The right thing does make sense

By Sova

November 20, 2008

Logic and ethics - does it go hand in hand - I think so.

Suppose Bill is a healthy man without family or loved ones. Would it be ok painlessly to kill him if his organs would save five people, one of whom needs a heart, another a kidney, and so on? If not, why not? Consider another case: you and six others are kidnapped, and the kidnapper somehow persuades you that if you shoot dead one of the other hostages, he will set the remaining five free, whereas if you do not, he will shoot all six. (Either way, he'll release you.) If in this case you should kill one to save five, why not in the previous, organs case? If in this case too you have qualms, consider yet another: you're in the cab of a runaway tram and see five people tied to the track ahead. You have the option of sending the tram on to the track forking off to the left, on which only one person is tied. Surely you should send the tram left, killing one to save five. But then why not kill Bill? '

Why not? Since we do not know more about Bill other than he has no family there is a chance that he is genius doctor and will be able to heal the other five, and that way nobody dies.

Ok it's unlikely, still not convinced? Read on.

But let's step back for a second and think about what is it we are trying to accomplish. We are trying to help individuals in misfortune and save as many as possible.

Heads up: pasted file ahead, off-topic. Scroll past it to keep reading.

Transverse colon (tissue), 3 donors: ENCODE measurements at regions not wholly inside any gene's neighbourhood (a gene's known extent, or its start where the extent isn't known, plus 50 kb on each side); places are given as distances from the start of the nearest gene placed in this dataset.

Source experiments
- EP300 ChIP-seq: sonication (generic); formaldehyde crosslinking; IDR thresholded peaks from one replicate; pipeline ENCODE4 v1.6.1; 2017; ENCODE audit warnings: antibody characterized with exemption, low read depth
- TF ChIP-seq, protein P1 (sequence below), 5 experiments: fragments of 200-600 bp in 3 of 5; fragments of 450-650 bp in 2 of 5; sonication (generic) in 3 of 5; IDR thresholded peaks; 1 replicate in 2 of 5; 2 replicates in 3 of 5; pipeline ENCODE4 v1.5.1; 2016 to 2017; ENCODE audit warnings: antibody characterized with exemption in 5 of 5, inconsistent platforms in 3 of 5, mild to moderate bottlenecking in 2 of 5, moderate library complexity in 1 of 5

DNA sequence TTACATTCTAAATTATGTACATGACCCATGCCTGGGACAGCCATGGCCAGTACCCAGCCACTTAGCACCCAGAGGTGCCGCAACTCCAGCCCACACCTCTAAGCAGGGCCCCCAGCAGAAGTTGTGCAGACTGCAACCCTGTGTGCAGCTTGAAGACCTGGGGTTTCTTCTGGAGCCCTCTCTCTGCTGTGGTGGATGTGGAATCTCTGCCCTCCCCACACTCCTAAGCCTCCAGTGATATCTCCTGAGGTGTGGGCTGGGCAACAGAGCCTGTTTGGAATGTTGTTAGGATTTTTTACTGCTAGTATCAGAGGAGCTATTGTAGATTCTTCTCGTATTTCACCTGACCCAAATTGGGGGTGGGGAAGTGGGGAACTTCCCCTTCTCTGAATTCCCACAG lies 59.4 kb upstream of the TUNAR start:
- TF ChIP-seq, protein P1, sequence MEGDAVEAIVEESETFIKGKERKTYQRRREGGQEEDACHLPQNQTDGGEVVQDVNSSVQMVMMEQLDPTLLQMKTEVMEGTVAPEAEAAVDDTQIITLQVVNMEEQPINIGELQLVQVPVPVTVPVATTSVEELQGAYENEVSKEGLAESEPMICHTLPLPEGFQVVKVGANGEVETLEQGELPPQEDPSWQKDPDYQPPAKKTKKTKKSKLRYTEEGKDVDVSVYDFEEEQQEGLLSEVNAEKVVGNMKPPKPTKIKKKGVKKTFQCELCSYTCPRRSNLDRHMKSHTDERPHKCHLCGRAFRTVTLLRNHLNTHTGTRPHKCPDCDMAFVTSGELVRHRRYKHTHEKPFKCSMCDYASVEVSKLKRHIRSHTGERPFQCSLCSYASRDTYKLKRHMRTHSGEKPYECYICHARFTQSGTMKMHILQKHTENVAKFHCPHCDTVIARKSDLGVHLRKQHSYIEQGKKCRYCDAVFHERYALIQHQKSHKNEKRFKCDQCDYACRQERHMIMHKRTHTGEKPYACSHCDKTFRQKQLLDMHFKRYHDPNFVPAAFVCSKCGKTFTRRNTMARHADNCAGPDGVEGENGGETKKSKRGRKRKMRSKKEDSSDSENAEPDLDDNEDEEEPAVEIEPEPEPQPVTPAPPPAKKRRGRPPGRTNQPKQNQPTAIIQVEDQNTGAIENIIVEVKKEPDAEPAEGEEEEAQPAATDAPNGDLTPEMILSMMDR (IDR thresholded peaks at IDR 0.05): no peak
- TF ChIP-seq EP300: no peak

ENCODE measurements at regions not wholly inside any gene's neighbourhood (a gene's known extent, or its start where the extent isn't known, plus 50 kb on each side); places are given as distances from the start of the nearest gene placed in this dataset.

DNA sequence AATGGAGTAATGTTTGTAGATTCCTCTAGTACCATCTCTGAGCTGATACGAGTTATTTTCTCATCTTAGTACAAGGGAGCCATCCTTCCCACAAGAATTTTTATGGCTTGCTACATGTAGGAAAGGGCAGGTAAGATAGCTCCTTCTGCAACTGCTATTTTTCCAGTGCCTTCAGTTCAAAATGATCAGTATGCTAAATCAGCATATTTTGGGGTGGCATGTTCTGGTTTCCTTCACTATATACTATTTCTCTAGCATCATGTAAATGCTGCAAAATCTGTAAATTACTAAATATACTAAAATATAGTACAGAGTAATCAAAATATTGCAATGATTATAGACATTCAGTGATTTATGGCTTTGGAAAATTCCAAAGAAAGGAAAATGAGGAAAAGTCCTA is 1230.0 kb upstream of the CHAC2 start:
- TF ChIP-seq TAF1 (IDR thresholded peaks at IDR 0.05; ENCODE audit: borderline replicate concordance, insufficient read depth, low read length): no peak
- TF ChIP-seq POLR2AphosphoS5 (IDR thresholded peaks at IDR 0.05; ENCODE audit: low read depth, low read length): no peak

What sets Bill aside is that Bill is not in misfortune, Bill is not sick, nor tied to tracks, nor kidnapped. If we use Bill to save the others we have forced a fortunate individual to share the fate of the unfortunate ones. By doing this we are discouraging people/members of the group to be fortunate. In the extreme case above everybody will want to be sick and nobody will ever want to get healthy - since if healthy he/she is likely to share Bill's fate. Clearly not what we tried to accomplish.

In this universe there is a sufficient evidence that groups that encourage their members to behave act fortunately are more likely to succeed than those that not, and the more fortunate members a group has the more fortunate the group is. Finally fortunate groups are more likely to save their unfortunate members - which was our original goal.

In my mind the ethical thing is also the logical thing to do. And I'm not sure why the philosophers are puzzled.

I have a case of my own. Tom is a fireman. He can find people in the burning buildings like nobody else. He chooses to save two small children and the cost of his own life. Next day a school goes up in flames but the Fire department was not yet able to replace Tom and 20 kids die. Tom would have been able to save at least 7 of them.

We do not know the future and therefore the safer and more responsible approach is to try to help the ones in need but not at the cost of the rescuers life.

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„Everything should be made as simple as possible, but not simpler.“  — Albert Einstein

„Everything should be made as simple as possible, but not simpler.“  — Albert Einstein

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